Progress in public health informatics
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Progress in public health informatics

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      Public health threats are everywhere and public health events are inevitable. Preparation for such threats and events is paramount as it helps protect the lives of the public and our emergency response workers. Not only did September 11 and the subsequent anthrax attacks highlight the importance of public health preparedness, but also the disparity in public health’s ability to respond efficiently and effectively to an emergency. Many of the identified September 11 disparities related to public health’s inability to exchange real-time case information, laboratory results, potential contacts, and environmental contamination, which prompted the Secretary of Health and Human Services to convene the American Health Information Community (AHIC). AHIC’s primary purpose is to accelerate the development and adoption of standards-based healthcare and public health information systems that are capable of sharing information across organizational and jurisdictional boundaries.

      Public health requires interoperable information systems for both routine and emergency functions such as biosurveillance, outbreak management, and electronic laboratory reporting.

      Biosurveillance is the process of active data-gathering with appropriate analysis and interpretation of data that might relate to disease activity and health threats in order to achieve early warning of health threats, early detection of health events, and overall situational awareness of disease activity.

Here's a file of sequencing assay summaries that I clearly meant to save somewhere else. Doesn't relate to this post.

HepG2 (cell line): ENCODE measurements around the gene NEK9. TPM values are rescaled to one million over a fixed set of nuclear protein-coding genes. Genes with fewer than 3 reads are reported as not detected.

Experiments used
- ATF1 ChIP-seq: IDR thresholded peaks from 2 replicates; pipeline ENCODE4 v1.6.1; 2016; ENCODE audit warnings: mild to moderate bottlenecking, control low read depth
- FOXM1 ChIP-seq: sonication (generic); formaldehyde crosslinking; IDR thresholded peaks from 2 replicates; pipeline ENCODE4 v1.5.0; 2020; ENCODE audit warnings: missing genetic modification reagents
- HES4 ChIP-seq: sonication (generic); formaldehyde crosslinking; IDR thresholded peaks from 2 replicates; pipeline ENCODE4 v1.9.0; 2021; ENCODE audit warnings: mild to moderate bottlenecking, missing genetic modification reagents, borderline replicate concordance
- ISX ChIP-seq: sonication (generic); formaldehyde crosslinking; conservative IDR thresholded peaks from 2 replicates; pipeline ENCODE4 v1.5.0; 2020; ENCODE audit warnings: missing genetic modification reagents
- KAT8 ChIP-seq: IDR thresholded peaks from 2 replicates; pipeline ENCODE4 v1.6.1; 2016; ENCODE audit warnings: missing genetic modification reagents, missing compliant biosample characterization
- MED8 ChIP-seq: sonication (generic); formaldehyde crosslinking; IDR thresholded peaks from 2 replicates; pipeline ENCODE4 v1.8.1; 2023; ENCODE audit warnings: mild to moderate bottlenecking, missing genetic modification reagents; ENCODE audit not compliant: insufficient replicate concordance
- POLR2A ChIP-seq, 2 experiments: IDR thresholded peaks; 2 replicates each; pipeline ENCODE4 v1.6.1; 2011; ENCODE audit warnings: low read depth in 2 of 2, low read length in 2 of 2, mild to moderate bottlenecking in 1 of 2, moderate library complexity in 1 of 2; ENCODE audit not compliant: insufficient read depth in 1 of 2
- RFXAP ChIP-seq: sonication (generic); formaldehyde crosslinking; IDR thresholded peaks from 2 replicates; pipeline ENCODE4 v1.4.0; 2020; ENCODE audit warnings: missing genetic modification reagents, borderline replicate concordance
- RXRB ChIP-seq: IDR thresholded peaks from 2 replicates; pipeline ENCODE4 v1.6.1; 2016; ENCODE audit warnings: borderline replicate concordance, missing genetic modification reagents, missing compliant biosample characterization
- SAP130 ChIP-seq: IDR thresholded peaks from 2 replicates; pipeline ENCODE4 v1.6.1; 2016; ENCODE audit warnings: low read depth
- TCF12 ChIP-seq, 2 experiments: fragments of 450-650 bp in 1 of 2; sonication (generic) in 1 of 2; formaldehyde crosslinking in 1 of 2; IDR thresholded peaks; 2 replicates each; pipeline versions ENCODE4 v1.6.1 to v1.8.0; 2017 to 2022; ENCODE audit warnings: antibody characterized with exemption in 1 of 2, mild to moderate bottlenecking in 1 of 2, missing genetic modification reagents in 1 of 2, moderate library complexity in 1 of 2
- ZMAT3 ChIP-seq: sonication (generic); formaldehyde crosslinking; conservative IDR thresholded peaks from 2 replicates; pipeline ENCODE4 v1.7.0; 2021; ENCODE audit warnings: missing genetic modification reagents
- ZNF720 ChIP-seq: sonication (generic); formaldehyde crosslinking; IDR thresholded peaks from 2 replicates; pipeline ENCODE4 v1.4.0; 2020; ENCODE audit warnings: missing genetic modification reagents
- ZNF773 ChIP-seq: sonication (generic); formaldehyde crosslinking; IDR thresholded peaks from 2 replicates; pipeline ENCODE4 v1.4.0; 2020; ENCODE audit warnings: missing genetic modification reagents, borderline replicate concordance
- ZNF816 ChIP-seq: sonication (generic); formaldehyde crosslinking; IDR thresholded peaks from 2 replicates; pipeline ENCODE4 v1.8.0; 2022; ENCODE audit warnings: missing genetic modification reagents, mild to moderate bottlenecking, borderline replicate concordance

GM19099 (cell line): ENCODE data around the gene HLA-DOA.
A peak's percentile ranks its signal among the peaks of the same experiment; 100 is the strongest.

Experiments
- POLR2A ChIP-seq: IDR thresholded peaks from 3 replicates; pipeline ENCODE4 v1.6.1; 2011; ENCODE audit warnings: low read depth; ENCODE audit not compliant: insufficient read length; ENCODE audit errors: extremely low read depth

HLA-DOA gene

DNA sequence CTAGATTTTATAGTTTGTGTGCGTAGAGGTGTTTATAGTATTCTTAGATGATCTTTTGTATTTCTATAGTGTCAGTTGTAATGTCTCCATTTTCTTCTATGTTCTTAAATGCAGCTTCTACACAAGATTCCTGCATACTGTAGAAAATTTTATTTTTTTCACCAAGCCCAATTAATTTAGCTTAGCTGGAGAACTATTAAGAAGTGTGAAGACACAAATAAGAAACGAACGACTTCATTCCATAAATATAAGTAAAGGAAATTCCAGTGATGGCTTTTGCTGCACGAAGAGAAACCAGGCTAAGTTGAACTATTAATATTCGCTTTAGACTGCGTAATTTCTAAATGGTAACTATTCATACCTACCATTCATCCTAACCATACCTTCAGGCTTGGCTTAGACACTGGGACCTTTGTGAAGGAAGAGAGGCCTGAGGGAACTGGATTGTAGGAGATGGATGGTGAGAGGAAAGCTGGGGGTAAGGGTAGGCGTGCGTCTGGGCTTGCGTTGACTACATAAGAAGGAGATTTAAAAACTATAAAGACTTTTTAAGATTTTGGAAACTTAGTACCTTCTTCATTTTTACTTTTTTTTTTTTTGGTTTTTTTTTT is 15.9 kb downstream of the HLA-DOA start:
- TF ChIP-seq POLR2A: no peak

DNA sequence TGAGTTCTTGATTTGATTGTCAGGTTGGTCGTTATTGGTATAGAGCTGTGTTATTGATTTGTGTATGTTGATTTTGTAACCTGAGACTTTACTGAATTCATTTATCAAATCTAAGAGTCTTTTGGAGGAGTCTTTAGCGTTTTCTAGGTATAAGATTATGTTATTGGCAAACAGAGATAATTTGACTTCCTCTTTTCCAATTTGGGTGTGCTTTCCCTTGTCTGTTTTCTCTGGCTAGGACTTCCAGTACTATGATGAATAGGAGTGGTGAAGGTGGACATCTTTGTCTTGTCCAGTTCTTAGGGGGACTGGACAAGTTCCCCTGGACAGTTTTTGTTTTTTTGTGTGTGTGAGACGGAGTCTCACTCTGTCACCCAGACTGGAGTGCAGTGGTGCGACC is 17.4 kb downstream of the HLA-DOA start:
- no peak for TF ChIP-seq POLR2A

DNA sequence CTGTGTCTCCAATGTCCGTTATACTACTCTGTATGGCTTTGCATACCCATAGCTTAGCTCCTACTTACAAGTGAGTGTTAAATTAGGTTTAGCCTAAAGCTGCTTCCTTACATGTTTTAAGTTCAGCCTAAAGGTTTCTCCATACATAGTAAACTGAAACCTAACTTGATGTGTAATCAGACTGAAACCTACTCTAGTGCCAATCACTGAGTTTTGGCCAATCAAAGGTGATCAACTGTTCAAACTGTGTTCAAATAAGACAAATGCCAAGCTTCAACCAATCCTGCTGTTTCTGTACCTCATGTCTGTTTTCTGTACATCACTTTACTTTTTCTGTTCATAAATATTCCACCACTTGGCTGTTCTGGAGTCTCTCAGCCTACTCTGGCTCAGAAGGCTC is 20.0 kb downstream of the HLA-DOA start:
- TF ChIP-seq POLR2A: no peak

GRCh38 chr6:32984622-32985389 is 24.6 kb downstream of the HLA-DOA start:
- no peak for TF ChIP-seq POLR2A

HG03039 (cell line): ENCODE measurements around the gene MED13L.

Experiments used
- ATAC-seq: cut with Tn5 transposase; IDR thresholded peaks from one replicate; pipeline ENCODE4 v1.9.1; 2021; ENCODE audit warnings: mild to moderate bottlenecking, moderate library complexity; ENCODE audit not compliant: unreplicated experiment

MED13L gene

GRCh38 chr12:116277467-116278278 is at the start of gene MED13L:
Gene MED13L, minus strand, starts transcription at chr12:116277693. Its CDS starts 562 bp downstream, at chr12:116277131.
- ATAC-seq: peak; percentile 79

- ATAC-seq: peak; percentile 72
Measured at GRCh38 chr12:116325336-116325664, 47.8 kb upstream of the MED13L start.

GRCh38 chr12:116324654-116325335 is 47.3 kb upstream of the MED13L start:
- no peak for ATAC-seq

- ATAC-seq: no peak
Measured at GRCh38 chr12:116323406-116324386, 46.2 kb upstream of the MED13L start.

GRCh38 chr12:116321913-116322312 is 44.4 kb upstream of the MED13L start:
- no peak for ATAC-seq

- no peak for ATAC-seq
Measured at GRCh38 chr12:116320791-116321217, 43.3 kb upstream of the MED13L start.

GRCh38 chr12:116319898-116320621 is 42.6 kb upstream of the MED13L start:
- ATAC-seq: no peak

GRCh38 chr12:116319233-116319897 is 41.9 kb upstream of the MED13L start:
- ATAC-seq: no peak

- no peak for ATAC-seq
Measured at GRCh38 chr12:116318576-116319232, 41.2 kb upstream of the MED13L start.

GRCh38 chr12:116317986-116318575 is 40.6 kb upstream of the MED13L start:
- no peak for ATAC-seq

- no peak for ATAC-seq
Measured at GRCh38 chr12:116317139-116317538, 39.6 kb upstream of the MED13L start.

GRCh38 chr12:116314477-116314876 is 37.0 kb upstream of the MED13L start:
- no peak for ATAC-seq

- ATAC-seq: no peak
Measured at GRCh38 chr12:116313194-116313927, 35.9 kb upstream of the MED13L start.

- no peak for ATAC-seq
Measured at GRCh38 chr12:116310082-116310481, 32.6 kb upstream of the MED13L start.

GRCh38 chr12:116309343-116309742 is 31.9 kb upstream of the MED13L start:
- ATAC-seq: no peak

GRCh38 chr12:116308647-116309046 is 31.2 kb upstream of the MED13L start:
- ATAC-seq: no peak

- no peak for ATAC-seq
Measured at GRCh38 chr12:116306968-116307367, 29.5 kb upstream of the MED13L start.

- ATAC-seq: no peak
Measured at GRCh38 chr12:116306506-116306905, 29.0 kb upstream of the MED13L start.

Outbreak Management refers to a standardized group of systems that enable public health authorities to analyze case reports and data and provide links to surveillance, laboratory and countermeasure and response administration information.

      Electronic Laboratory Reporting (ELR) is the transmission of data of public health importance from clinical laboratories to public health agencies in electronic format.

      Health Information Exchange (HIE) is defined as the mobilization of healthcare information electronically across organizations within a region or community. HIEs provide the capability to electronically move clinical health information between various health care systems while maintaining the meaning of the information being exchanged.

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